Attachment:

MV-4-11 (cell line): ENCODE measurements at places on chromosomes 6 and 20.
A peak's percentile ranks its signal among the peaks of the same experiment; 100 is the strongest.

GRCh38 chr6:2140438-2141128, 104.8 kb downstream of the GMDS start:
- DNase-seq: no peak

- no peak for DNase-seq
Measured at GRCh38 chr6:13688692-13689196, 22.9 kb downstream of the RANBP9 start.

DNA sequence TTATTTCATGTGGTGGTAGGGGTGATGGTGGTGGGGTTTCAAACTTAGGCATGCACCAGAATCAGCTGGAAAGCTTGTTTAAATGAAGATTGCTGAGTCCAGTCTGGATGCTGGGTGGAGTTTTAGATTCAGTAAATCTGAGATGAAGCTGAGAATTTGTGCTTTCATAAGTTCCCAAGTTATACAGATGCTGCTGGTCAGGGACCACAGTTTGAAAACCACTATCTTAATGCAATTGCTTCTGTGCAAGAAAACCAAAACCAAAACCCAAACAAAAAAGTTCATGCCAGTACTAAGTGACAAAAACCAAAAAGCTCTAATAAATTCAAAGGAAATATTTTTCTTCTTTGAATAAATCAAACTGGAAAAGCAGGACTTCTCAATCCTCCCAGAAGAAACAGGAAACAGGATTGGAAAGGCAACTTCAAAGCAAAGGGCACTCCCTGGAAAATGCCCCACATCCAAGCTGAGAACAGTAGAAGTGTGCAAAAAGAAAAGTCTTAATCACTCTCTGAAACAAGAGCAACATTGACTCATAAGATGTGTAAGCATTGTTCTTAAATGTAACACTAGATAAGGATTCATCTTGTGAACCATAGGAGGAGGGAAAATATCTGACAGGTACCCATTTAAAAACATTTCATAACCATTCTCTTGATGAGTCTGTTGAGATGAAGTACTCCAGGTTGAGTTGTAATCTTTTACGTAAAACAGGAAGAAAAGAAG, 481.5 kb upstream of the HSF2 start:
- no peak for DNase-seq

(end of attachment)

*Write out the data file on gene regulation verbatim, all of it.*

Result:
MV-4-11 (cell line): ENCODE measurements at places on chromosomes 6 and 20.
A peak's percentile ranks its signal among the peaks of the same experiment; 100 is the strongest.

GRCh38 chr6:2140438-2141128, 104.8 kb downstream of the GMDS start:
- DNase-seq: no peak

- no peak for DNase-seq
Measured at GRCh38 chr6:13688692-13689196, 22.9 kb downstream of the RANBP9 start.

DNA sequence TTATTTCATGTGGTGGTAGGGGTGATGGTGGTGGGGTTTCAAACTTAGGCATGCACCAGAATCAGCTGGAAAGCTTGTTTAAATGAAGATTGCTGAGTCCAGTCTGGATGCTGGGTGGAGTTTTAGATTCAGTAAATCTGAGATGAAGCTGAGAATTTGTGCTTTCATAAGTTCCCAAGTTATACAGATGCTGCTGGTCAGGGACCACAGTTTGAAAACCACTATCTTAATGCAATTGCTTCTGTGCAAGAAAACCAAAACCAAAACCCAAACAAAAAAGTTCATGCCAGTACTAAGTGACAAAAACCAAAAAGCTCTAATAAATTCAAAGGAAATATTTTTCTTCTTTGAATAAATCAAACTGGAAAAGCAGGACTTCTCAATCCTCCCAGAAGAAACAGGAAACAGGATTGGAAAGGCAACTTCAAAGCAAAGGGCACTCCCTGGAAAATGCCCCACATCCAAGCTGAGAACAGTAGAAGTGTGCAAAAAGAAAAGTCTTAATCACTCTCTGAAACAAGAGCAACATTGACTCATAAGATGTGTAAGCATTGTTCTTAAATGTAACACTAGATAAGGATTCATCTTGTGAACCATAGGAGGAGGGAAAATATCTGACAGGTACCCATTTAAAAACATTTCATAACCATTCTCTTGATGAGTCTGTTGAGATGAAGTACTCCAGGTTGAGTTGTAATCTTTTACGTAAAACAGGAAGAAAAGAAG, 481.5 kb upstream of the HSF2 start:
- no peak for DNase-seq